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'If I could do it all over again, I'd be on the first plane to come over'

Former League of Ireland midfielder James Chambers has been in the third tier of US soccer since the start of the year.
Apr 24th 2016, 8:00 AM 34,123 1

THE 2015 SEASON may not have gone too well for St. Patrick’s Athletic but for James Chambers, there were plenty of positives.

The Saints’ supporters voted him their Player of the Year while he was included in the PFAI Team of the Year too.

And then, just like that, in his prime, he was gone.

In January, he signed a two-year deal with Bethlehem Steel, a new club based in Pennsylvania who ply their trade in the United Soccer League (USL) – the third tier of North American soccer.

Like many other USL teams, the Steel are affiliated to their local Major League Soccer side – in their case, the Philadelphia Union.

The league boasts an incredible 29 clubs, split between an East and West Conference and there’s the usual play-off structure at the end of the season to determine the championship winner.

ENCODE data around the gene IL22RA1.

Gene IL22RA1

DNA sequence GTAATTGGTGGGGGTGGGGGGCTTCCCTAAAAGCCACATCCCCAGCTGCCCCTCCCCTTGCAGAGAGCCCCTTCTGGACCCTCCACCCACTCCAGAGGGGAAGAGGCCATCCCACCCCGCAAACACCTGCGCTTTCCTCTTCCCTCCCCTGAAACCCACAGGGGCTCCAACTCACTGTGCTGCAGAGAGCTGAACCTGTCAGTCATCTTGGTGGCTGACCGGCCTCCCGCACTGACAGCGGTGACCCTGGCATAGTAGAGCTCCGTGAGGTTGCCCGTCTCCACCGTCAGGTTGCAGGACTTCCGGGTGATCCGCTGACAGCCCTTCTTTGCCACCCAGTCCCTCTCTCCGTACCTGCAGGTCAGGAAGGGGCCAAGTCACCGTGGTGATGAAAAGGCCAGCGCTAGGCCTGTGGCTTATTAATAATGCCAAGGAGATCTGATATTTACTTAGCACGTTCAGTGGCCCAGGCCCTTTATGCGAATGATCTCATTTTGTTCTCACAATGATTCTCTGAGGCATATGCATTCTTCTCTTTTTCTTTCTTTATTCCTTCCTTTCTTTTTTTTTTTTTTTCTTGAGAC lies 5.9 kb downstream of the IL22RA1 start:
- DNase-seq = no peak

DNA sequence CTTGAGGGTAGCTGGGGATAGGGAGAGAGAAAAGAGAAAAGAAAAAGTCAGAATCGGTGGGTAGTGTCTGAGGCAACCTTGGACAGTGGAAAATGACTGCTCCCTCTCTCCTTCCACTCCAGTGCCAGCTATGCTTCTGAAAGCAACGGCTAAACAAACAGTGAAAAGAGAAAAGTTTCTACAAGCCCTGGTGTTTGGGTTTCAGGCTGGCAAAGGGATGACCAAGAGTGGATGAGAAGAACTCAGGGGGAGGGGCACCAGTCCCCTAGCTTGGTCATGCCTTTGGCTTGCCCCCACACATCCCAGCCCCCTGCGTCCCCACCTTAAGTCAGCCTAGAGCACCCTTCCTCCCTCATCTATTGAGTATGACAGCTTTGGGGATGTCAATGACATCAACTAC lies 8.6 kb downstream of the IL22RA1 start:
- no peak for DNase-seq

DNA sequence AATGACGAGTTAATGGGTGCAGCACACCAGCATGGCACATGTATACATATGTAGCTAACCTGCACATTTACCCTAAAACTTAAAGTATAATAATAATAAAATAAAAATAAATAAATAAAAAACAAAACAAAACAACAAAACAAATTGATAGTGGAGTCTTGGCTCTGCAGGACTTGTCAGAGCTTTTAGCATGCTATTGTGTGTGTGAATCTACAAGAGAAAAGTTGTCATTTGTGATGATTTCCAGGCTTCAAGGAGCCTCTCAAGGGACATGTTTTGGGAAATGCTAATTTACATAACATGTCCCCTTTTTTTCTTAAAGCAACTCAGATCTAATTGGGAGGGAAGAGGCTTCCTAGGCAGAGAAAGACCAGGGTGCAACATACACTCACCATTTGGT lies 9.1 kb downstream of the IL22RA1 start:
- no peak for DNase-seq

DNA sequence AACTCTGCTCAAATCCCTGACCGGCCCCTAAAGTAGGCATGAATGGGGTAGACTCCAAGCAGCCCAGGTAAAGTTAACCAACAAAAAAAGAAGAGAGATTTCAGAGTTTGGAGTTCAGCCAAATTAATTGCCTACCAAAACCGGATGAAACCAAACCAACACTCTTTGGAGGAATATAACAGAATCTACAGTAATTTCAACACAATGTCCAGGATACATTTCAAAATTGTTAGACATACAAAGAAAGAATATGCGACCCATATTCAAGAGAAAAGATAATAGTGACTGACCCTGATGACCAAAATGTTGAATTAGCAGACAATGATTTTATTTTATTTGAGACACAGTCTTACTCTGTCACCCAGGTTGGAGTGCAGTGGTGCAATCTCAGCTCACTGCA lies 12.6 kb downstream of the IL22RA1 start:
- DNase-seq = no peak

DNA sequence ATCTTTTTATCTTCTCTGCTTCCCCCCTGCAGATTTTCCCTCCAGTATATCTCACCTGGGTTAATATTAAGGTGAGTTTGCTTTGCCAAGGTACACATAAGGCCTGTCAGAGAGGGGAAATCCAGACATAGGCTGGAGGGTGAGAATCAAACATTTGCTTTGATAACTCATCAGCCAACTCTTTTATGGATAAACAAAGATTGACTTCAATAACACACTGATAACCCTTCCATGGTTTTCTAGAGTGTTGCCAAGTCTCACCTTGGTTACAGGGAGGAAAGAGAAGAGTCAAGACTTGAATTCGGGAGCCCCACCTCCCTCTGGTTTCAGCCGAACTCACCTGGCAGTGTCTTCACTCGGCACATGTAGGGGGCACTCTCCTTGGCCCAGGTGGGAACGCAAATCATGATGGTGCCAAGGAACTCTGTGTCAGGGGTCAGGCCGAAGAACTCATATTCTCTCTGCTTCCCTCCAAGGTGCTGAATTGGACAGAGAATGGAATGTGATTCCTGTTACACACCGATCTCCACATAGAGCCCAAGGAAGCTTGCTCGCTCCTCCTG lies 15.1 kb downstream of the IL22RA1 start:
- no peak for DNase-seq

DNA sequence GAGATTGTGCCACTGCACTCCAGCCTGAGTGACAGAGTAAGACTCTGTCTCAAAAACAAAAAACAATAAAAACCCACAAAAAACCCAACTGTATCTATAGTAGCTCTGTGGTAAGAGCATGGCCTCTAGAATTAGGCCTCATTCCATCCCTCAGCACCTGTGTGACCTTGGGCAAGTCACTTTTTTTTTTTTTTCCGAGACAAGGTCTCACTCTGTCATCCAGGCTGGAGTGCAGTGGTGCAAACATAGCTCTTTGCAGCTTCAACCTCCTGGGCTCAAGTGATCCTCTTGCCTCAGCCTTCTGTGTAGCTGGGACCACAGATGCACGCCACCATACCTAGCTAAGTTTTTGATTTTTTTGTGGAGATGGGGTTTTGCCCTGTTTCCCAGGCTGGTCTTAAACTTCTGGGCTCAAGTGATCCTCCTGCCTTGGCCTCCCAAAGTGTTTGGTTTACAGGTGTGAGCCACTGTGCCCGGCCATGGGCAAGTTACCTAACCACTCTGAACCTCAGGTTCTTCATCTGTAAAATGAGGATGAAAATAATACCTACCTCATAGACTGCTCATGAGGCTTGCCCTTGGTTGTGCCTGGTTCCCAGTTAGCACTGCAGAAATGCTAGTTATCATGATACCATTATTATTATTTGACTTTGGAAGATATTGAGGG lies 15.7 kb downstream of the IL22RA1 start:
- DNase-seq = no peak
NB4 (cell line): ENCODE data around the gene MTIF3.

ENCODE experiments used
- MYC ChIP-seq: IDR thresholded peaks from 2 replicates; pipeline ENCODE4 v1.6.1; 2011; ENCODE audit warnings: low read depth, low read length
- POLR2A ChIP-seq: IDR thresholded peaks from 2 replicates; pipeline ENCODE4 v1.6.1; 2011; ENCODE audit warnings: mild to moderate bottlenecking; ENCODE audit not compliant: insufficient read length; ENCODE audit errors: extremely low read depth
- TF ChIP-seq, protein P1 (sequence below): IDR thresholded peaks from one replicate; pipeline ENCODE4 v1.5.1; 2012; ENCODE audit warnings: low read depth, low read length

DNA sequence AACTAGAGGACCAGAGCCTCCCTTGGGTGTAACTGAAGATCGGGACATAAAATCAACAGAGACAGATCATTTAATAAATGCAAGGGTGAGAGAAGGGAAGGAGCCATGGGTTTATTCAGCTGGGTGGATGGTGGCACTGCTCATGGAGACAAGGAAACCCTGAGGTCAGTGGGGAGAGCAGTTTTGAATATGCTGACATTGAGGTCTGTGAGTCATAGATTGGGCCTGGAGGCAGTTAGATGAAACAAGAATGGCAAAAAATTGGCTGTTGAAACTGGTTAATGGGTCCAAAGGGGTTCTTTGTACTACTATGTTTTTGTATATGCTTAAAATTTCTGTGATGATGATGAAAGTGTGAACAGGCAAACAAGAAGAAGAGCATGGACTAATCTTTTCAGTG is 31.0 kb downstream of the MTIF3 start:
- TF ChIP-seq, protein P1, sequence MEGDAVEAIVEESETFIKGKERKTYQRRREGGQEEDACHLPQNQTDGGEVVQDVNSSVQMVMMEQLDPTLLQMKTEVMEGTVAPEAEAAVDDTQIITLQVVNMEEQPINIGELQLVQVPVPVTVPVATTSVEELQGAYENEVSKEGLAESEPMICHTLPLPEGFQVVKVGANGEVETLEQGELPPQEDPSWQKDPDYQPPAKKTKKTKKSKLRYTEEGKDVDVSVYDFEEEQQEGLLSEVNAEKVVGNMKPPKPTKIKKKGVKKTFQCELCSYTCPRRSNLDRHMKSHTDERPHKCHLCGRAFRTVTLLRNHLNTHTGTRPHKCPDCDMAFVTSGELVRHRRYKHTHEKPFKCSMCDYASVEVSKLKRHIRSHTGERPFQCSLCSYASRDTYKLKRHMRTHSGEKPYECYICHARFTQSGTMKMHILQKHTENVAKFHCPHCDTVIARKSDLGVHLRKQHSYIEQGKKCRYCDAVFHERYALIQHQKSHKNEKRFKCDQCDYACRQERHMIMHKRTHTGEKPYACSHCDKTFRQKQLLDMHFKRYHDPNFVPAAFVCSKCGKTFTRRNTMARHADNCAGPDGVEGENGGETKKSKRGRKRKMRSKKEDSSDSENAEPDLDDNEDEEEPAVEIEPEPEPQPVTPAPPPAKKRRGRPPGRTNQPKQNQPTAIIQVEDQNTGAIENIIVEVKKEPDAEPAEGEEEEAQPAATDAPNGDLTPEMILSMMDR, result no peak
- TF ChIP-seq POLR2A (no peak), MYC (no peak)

It’s all very different but that’s what excites Chambers and it’s one of the reasons he agreed to the move.

“I just fancied a change”, he says.

“A different type of football, a change in culture. I played in the League of Ireland for ten years and just wanted to try something different.

America was definitely in the back of my mind. I had heard that the game was growing and when the opportunity came up, I just said I’d be silly not to give it a go.”

It’s full-time football and contracts are for 52 weeks of the year.

The Steel play in a 16,000 capacity stadium and train at the Union’s 18,000 all-seater home.

James Chambers Source: Ryan Byrne/INPHO

In about twenty-five minutes, Chambers is in downtown Philly. He can take the New Jersey Turnpike and I-95 and be in New York City in just over two hours. He can be in Washington DC in about three.